On May 2, 2019, Justice Jamieson of the Westchester County Commercial Division issued a decision in Casola v Northern Westchester Hosp. Assn., 2019 NY Slip Op 34199(U), holding that in a medical malpractice case competing expert opinions create a triable issue of fact sufficient to defeat a motion for summary judgment, explaining:
It is well-settled that “A defendant seeking summary judgment in a medical malpractice action must make a prima facie showing either that he or she did not depart from the accepted standard of care or that any departure was not a proximate cause of the plaintiff’s injuries.” Aliosha v. Ostad, 153 A.D.3d 591, 592, 61 N.Y.S.3d 55, 56-57 (2d Dept. 2017). Dr. Karas has made such a showing here. His expert, Dr. Kavanagh, stated that the assessment of a post-operative patient for the likelihood of developing pressure ulcers is a nursing function; the use of the CPM machine was a nursing function; and the monitoring of the CPM machine was a nursing function. Dr. Kavanagh stated that when plaintiff complained to Dr. Karas about heel pain, Dr. Karas noted the heel sores and “ordered heel precautions and then deferred to the nurses and the wound care providers for treatment.” Dr. Kavanagh determined that all of the malpractice alleged is a nursing function, and that it was perfectly appropriate for Dr. Karas to rely on the nursing staff.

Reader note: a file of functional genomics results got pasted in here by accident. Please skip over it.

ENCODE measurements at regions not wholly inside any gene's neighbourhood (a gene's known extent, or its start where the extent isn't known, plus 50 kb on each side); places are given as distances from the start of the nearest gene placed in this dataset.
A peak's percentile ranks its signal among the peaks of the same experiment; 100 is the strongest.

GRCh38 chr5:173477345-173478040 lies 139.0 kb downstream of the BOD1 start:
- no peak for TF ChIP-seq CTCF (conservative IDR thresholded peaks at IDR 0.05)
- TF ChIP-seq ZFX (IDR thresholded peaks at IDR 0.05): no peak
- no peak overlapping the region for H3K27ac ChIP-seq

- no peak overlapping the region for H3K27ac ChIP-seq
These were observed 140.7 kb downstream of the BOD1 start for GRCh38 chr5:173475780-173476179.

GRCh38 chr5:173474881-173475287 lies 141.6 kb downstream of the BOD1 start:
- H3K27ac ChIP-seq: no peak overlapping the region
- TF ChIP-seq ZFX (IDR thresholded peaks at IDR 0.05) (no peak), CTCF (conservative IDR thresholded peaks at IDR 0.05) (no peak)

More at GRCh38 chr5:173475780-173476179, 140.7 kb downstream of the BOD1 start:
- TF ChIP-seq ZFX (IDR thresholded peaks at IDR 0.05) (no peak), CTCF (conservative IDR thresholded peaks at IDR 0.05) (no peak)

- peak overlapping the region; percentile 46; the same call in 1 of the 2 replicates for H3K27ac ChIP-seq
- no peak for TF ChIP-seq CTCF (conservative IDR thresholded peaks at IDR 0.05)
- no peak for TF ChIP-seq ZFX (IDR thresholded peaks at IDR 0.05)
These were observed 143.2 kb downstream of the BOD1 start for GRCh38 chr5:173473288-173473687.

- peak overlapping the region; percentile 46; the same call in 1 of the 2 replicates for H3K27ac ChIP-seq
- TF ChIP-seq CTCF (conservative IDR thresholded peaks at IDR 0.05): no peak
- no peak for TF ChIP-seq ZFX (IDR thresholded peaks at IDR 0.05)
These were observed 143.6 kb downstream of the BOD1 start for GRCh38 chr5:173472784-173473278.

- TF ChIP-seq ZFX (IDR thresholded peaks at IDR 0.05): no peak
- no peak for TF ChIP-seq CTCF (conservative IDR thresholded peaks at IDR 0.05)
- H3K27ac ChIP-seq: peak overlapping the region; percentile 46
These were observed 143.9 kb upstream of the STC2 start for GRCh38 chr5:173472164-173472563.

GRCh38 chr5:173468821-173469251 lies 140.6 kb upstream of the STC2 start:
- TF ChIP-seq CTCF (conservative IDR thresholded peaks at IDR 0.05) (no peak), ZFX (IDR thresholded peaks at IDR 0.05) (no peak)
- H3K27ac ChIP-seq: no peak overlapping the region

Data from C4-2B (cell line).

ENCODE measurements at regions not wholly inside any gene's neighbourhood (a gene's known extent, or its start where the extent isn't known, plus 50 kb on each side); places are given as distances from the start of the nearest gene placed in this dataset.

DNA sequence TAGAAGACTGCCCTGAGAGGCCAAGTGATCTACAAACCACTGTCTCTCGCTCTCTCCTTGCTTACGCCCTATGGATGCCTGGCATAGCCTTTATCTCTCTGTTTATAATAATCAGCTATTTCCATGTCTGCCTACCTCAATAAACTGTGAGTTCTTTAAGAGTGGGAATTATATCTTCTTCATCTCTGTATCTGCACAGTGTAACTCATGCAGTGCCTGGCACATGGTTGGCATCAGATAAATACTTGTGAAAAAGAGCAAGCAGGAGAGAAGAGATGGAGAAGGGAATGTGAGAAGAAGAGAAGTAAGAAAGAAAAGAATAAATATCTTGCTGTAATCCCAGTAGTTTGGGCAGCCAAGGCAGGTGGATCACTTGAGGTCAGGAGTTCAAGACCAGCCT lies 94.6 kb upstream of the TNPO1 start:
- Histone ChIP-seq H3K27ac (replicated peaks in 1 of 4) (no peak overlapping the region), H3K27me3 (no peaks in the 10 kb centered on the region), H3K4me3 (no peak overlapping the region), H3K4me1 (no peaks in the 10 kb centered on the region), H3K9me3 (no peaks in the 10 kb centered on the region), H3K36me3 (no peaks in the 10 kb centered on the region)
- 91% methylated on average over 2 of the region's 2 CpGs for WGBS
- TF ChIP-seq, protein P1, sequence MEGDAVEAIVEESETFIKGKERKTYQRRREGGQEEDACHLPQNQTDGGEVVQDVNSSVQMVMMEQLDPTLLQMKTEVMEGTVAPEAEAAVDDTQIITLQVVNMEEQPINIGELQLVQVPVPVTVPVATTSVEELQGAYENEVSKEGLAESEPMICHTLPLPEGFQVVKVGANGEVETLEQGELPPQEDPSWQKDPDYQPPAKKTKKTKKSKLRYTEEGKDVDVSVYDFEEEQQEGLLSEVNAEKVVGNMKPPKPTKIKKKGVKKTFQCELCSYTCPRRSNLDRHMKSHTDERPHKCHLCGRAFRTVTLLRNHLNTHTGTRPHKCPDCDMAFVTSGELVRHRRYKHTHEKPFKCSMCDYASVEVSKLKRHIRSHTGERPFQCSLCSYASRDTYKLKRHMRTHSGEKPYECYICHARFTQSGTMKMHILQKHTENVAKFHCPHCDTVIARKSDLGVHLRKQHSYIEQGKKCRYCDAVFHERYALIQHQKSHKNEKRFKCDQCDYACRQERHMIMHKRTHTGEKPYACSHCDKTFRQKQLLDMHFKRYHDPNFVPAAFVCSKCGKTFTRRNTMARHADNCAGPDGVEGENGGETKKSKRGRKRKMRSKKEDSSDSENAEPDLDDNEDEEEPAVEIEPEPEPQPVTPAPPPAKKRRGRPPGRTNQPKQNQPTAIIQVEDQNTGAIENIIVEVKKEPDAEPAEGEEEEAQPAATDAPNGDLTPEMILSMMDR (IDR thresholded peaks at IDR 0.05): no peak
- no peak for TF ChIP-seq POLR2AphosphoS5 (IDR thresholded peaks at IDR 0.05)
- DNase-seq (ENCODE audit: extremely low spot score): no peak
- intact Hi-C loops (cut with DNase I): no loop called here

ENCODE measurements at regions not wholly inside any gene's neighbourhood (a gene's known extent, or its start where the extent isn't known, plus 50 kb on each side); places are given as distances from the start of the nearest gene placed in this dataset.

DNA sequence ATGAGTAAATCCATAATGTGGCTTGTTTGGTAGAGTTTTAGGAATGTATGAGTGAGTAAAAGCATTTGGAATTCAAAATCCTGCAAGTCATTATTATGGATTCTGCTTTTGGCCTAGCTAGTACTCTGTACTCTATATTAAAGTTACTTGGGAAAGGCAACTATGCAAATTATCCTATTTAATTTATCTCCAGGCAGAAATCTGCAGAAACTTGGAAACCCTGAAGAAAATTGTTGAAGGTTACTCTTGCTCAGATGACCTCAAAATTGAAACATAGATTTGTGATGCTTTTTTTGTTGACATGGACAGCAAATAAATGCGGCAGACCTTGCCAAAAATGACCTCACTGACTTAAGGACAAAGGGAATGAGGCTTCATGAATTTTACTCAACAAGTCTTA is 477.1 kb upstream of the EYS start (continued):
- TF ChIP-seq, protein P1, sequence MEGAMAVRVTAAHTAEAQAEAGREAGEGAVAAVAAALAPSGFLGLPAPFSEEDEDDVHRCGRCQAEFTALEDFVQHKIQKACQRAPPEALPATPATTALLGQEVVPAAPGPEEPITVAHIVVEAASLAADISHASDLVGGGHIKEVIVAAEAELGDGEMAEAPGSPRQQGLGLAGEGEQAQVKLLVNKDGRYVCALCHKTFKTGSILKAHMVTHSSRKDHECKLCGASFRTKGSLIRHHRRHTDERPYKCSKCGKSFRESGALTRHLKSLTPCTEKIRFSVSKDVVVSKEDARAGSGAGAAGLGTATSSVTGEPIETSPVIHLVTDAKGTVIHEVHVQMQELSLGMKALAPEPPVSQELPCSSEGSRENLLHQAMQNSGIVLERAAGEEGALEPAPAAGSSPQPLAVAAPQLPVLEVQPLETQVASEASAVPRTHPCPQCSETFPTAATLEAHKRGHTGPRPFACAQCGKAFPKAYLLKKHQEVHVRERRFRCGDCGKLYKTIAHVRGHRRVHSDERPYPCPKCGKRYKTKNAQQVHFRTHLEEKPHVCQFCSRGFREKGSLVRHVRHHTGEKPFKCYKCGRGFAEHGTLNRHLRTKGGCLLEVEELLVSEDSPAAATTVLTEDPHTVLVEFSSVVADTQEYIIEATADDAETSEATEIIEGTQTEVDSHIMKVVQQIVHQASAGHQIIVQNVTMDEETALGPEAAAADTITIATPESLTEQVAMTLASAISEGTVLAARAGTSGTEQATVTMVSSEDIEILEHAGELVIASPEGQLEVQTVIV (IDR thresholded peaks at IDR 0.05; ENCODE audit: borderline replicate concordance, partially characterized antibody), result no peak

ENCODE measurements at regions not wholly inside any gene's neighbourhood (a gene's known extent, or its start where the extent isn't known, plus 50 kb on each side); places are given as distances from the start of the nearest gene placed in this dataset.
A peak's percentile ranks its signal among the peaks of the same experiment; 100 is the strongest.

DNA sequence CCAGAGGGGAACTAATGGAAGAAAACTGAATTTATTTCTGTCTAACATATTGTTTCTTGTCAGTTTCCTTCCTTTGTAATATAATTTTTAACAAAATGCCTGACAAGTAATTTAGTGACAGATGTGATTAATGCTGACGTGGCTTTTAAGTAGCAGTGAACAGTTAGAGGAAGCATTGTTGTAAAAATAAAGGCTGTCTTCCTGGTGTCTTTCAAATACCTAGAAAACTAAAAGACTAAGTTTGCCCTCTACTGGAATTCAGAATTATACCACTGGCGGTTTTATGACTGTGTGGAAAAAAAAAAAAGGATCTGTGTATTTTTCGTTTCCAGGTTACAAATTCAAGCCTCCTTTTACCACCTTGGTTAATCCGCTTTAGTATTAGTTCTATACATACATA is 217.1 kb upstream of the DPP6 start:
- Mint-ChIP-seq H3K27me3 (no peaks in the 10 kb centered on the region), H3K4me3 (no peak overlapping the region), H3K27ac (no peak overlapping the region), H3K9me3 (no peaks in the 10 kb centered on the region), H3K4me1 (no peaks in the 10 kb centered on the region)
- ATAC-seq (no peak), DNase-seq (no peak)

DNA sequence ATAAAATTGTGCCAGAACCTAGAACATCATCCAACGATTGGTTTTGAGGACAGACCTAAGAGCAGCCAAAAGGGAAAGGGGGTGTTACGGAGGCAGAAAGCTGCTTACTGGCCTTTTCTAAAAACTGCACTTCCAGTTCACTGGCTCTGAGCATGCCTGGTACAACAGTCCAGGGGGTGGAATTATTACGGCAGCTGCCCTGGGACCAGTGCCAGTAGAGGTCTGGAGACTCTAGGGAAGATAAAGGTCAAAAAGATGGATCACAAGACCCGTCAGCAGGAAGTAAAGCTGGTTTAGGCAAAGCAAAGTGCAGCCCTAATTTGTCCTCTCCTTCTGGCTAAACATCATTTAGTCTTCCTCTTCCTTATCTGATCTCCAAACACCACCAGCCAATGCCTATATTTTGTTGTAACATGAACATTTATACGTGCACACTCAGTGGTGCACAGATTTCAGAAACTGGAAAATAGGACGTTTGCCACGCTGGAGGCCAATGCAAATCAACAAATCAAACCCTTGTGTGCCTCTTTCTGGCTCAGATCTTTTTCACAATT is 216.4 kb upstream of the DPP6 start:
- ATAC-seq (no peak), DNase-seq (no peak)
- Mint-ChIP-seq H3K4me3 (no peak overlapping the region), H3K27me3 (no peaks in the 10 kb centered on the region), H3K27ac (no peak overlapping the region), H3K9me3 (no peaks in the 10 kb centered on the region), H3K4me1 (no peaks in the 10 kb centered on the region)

In response to this prima facie showing, plaintiff’s expert, Dr. Brenner, states that the day after the injury to plaintiff’s heel began, Dr. Karas’ notes “state no risk for skin breakdown.” The next day, although plaintiff complained of heel pain, and Dr. Karas noted pressure sores there, he “continued to note no risk for skin breakdown.” He did not order a wound consult, but left it up to the nursing staff. Dr. Brenner concludes that as plaintiff’s treating orthopedist, Dr. Karas was responsible for monitoring plaintiff’s care during the admission, particularly the leg on which he had done the knee replacement. He states that “the development of a deep tissue injury and pressure ulcer does not fall solely on the responsibility of the nursing staff of the hospital. Dr. Karas had the responsibility to inspect Mr. Casola’s heels and order wound consult’s [sic] if needed.” It is thus clear that the experts differ on whether Dr. Karas was required to oversee the heel care, or whether it was something that was appropriately designated entirely to the nursing staff. As the Second Department has stated, “Summary judgment is not appropriate in a medical malpractice action where the parties adduce conflicting medical expert opinions.” Henry v. Sunrise Manor Ctr. for Nursing & Rehab., 147 A.D.3d 739, 740-41, 46 N.Y.S.3d 649, 651 (2d Dept. 2017). “Such conflicting expert [* 3] opinions will raise credibility issues which can only be resolved by a jury.” Fink v. DeAngelis, 117 A.D.3d 894, 896, 986 N.Y.S.2d 212, 214 (2d Dept. 2014).
The attorneys at Schlam Stone & Dolan frequently litigate civil cases involving tort claims and successfully briefing motions for summary judgment.
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